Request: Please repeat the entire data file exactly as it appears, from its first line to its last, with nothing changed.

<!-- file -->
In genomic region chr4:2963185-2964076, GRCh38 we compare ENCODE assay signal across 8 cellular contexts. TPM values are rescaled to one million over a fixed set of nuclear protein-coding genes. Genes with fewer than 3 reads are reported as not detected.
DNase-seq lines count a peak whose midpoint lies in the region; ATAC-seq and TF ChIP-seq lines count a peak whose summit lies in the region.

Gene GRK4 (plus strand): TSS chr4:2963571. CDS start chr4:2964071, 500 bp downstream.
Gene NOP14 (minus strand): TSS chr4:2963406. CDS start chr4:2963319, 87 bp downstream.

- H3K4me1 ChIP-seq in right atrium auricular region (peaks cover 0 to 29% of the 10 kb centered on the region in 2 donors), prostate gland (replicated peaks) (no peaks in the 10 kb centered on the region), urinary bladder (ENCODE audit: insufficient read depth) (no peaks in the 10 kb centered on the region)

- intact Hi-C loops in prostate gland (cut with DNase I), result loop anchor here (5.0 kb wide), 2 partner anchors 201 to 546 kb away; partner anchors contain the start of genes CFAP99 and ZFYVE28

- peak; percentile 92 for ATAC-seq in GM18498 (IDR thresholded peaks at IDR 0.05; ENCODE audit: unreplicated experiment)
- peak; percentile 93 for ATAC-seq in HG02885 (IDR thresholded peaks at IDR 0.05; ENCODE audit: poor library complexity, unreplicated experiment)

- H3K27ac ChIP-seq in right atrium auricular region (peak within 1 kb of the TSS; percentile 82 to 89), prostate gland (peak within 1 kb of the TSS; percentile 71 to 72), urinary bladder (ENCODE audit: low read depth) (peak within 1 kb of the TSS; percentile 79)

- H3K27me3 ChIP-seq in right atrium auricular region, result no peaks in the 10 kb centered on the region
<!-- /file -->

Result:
In genomic region chr4:2963185-2964076, GRCh38 we compare ENCODE assay signal across 8 cellular contexts. TPM values are rescaled to one million over a fixed set of nuclear protein-coding genes. Genes with fewer than 3 reads are reported as not detected.
DNase-seq lines count a peak whose midpoint lies in the region; ATAC-seq and TF ChIP-seq lines count a peak whose summit lies in the region.

Gene GRK4 (plus strand): TSS chr4:2963571. CDS start chr4:2964071, 500 bp downstream.
Gene NOP14 (minus strand): TSS chr4:2963406. CDS start chr4:2963319, 87 bp downstream.

- H3K4me1 ChIP-seq in right atrium auricular region (peaks cover 0 to 29% of the 10 kb centered on the region in 2 donors), prostate gland (replicated peaks) (no peaks in the 10 kb centered on the region), urinary bladder (ENCODE audit: insufficient read depth) (no peaks in the 10 kb centered on the region)

- intact Hi-C loops in prostate gland (cut with DNase I), result loop anchor here (5.0 kb wide), 2 partner anchors 201 to 546 kb away; partner anchors contain the start of genes CFAP99 and ZFYVE28

- peak; percentile 92 for ATAC-seq in GM18498 (IDR thresholded peaks at IDR 0.05; ENCODE audit: unreplicated experiment)
- peak; percentile 93 for ATAC-seq in HG02885 (IDR thresholded peaks at IDR 0.05; ENCODE audit: poor library complexity, unreplicated experiment)

- H3K27ac ChIP-seq in right atrium auricular region (peak within 1 kb of the TSS; percentile 82 to 89), prostate gland (peak within 1 kb of the TSS; percentile 71 to 72), urinary bladder (ENCODE audit: low read depth) (peak within 1 kb of the TSS; percentile 79)

- H3K27me3 ChIP-seq in right atrium auricular region, result no peaks in the 10 kb centered on the region